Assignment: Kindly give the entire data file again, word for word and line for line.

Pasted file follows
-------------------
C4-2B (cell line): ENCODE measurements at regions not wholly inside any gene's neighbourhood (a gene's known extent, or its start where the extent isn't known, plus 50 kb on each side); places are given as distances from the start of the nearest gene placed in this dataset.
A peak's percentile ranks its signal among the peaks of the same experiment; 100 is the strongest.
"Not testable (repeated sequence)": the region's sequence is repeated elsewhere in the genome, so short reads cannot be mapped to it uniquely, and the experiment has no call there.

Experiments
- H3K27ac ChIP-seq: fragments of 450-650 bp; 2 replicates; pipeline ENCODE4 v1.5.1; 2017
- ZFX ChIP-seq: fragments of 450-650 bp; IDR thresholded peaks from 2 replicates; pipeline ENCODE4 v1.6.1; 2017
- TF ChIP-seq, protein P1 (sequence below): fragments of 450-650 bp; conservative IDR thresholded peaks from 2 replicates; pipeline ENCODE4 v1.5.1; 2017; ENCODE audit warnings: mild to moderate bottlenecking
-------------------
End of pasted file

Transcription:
C4-2B (cell line): ENCODE measurements at regions not wholly inside any gene's neighbourhood (a gene's known extent, or its start where the extent isn't known, plus 50 kb on each side); places are given as distances from the start of the nearest gene placed in this dataset.
A peak's percentile ranks its signal among the peaks of the same experiment; 100 is the strongest.
"Not testable (repeated sequence)": the region's sequence is repeated elsewhere in the genome, so short reads cannot be mapped to it uniquely, and the experiment has no call there.

Experiments
- H3K27ac ChIP-seq: fragments of 450-650 bp; 2 replicates; pipeline ENCODE4 v1.5.1; 2017
- ZFX ChIP-seq: fragments of 450-650 bp; IDR thresholded peaks from 2 replicates; pipeline ENCODE4 v1.6.1; 2017
- TF ChIP-seq, protein P1 (sequence below): fragments of 450-650 bp; conservative IDR thresholded peaks from 2 replicates; pipeline ENCODE4 v1.5.1; 2017; ENCODE audit warnings: mild to moderate bottlenecking